Copy-on-Write Links in .NET: Cross-Platform Library

The CopyOnWrite library provides a .NET layer on top of OS-specific logic that provides copy-on-write linking for files (a.k.a. CoW, file cloning, or reflinking). CoW linking provides the ability to copy a file without actually copying the original file's bytes from one disk location to another. The filesystem is in charge of ensuring that if the original file is modified or deleted, the CoW linked files remain unmodified by lazily copying the original file's bytes into each link. Unlike symlinks or hardlinks, writes to CoW links do not write through to the original file, as the filesystem breaks the link and copies in a lazy fashion. This enables scenarios like file caches where a single copy of a file held in a content-addressable or other store is safely linked to many locations in a filesystem with low I/O overhead.

NOTE: In the current package version only Windows functionality is implemented. Issues for Linux and Mac are open and contributions are welcome. Consider reimplementing from the Rust package linked below.

This library allows a .NET developer to:

  • Discover whether CoW links are allowed between two filesystem paths,
  • Discover whether CoW links are allowed for a directory tree based at a specific root directory,
  • Create CoW links,
  • Find filesystem CoW link limits.

Discovery is important, as different operating systems and different filesystems available for those operating systems provide varying levels of CoW link support:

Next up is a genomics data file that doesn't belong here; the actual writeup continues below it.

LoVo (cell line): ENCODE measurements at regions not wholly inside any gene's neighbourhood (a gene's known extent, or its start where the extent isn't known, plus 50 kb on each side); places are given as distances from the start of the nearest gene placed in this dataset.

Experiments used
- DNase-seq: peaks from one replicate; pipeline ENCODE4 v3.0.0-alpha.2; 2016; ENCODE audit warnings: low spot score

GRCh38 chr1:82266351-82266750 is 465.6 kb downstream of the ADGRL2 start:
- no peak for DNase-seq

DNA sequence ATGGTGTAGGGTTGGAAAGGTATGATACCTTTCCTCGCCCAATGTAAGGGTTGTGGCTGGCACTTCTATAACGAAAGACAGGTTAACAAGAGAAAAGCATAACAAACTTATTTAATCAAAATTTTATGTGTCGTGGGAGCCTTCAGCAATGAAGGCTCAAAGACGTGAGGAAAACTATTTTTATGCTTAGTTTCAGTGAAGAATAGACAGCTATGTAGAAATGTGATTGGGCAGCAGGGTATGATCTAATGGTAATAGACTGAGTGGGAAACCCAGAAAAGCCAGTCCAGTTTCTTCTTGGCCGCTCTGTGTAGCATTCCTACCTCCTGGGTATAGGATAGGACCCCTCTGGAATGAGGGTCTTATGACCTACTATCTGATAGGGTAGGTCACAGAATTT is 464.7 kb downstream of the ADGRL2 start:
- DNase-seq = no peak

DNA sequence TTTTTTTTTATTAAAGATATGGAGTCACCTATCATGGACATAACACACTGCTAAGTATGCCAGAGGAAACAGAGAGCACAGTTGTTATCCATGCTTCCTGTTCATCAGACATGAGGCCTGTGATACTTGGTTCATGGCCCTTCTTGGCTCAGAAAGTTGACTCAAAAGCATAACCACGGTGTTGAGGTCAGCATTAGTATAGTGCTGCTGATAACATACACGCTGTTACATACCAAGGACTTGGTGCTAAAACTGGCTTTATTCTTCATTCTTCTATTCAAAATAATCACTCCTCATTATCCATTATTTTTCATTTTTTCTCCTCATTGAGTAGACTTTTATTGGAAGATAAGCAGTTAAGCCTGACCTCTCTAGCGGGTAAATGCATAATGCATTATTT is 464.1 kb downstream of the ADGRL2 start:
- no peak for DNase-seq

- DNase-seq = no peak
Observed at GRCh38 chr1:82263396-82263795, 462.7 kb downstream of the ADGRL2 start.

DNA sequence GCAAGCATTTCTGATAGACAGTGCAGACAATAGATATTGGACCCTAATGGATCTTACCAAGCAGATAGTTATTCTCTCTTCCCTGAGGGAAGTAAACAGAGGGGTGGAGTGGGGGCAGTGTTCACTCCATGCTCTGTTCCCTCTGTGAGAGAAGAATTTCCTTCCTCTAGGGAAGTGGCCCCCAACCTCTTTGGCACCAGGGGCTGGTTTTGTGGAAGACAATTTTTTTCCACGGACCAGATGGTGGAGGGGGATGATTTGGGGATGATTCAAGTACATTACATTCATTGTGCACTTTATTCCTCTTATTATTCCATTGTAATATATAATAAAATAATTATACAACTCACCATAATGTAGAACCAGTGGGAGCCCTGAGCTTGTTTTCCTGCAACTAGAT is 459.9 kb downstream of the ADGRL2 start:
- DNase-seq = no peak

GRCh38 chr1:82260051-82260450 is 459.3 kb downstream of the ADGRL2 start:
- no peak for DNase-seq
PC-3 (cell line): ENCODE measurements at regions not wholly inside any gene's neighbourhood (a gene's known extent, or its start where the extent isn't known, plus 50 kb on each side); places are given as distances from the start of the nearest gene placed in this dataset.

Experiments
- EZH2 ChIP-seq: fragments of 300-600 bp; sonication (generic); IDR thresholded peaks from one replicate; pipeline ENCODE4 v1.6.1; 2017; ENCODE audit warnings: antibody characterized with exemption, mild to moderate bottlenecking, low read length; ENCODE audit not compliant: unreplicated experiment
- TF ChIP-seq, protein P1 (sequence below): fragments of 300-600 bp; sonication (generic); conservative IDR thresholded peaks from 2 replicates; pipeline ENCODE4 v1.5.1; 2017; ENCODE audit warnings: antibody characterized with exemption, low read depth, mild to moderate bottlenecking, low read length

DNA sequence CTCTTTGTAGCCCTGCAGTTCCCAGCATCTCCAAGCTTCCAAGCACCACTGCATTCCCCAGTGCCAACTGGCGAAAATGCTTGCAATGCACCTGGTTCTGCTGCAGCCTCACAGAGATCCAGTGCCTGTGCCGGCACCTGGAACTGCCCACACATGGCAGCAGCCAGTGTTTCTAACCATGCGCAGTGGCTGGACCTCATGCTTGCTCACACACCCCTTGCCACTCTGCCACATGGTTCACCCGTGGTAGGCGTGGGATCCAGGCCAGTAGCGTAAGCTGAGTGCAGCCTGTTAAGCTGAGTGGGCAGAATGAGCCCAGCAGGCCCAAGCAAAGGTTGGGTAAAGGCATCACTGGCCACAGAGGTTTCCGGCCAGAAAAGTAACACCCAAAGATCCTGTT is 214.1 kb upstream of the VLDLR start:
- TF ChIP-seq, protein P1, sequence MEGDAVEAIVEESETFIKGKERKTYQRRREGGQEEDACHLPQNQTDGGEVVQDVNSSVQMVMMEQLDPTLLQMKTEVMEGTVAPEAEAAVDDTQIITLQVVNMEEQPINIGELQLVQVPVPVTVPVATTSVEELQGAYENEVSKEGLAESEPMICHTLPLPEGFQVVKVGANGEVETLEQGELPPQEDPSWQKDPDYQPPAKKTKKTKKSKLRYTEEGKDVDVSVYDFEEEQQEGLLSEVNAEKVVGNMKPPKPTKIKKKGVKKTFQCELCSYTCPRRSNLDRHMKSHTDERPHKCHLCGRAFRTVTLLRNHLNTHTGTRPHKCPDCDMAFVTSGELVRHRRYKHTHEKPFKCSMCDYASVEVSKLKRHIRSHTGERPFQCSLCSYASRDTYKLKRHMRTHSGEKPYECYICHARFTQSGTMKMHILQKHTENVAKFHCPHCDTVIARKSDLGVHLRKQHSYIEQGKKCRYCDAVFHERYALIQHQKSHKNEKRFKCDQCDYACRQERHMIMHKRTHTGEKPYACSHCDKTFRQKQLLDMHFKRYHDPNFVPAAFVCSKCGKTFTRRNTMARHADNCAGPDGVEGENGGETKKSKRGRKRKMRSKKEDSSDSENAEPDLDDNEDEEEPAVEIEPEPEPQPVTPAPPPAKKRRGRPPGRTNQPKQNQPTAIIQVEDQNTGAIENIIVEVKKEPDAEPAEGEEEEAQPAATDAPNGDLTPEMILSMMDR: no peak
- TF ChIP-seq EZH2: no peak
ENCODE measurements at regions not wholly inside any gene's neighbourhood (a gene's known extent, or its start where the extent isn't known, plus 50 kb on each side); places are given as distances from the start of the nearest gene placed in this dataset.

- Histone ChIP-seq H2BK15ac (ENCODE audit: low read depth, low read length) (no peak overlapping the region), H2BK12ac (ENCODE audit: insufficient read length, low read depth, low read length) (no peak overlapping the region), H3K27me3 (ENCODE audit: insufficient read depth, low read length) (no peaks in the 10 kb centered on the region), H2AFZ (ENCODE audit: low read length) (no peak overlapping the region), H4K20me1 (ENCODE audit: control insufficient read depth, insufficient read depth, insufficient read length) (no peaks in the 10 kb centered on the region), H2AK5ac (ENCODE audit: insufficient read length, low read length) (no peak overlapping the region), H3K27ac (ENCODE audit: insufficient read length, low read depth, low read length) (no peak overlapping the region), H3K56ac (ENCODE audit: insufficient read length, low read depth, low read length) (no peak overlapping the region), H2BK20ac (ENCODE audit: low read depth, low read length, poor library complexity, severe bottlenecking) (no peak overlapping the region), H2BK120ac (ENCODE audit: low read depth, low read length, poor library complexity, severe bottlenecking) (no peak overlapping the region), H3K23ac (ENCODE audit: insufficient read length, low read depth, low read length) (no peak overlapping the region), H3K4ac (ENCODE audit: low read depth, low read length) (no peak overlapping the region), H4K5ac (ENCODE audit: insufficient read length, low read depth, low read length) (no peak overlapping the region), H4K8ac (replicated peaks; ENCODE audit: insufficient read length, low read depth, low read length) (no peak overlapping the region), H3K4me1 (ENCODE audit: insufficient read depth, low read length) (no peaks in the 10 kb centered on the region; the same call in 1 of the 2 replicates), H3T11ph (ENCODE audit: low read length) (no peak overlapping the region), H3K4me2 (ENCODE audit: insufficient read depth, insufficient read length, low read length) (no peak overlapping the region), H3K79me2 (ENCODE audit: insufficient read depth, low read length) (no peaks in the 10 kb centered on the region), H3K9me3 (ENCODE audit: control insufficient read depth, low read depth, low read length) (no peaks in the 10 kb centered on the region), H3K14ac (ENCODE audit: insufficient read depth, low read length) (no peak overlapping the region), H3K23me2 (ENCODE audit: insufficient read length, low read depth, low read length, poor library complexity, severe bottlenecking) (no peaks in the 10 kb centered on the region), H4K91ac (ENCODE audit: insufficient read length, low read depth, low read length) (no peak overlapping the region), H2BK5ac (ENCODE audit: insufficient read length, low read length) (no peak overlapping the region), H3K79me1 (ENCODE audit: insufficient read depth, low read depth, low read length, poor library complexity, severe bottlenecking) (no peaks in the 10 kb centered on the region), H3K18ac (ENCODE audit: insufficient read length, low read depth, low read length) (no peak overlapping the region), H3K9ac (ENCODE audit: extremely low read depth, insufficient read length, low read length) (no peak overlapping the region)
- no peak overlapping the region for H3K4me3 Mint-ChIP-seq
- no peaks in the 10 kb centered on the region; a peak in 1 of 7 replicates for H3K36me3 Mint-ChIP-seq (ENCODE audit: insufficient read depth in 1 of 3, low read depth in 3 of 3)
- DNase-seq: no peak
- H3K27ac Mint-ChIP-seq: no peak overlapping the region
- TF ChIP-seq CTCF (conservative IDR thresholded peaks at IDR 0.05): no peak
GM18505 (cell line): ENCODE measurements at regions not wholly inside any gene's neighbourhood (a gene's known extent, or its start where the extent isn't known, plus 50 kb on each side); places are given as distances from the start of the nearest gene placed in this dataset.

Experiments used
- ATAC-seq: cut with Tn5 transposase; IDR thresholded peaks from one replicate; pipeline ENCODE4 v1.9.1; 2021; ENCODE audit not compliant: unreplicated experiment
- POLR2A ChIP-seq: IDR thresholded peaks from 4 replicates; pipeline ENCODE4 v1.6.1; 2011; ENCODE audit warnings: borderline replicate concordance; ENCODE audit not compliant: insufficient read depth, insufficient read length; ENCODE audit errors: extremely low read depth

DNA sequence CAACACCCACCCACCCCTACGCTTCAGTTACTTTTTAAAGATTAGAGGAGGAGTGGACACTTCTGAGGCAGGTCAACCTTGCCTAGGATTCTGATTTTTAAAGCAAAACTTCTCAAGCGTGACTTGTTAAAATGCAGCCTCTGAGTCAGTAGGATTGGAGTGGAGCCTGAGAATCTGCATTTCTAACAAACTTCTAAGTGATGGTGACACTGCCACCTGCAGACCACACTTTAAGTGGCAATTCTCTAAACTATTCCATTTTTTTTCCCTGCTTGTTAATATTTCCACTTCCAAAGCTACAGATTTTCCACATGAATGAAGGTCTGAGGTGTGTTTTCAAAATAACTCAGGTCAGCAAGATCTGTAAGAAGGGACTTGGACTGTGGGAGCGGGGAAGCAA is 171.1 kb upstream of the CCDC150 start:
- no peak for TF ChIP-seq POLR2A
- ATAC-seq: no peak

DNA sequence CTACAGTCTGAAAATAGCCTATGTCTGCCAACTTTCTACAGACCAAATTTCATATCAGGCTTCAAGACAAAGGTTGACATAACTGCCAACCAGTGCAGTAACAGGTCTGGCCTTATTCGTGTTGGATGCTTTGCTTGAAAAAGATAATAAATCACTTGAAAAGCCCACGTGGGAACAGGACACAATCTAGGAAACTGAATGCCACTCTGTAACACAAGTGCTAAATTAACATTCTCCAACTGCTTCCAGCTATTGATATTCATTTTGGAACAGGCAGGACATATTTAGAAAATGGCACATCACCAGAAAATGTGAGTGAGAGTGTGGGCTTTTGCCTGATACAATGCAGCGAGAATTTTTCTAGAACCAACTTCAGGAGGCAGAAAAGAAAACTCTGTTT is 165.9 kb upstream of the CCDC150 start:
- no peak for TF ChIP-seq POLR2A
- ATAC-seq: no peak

• Windows: The default NTFS filesystem does NOT support CoW, but the ReFS filesystem and 2023's new Dev Drive do.
  • Linux: Btrfs, Xfs, Zfs support CoW while ext4 does not.
  • Mac: AppleFS supports CoW by default.

When using this library you may need to create a wrapper that copies the file if CoW is not available.


using Microsoft.CopyOnWrite;

ICopyOnWriteFilesystem cow = CopyOnWriteFilesystemFactory.GetInstance();
bool canCloneInCurrentDirectory = cow.CopyOnWriteLinkSupportedInDirectoryTree(Environment.CurrentDirectory);
if (canCloneInCurrentDirectory)
    cow.CloneFile(existingFile, cowLinkFilePath);

OS-specific caveats


File clones on Windows do not actually allocate space on-drive for the clone. This has a good and a possibly bad implication:

  • Good: You save space on-disk, as the clones only take up space for region clone metadata (small).
  • Possibly bad: If cloned files are opened for append or random-access write, the lazy materialization of the original content into the opened file may result in disk out-of-space errors.

Download Details:

Author: microsoft

Official Github: 

License: MIT


Copy-on-Write Links in .NET: Cross-Platform Library
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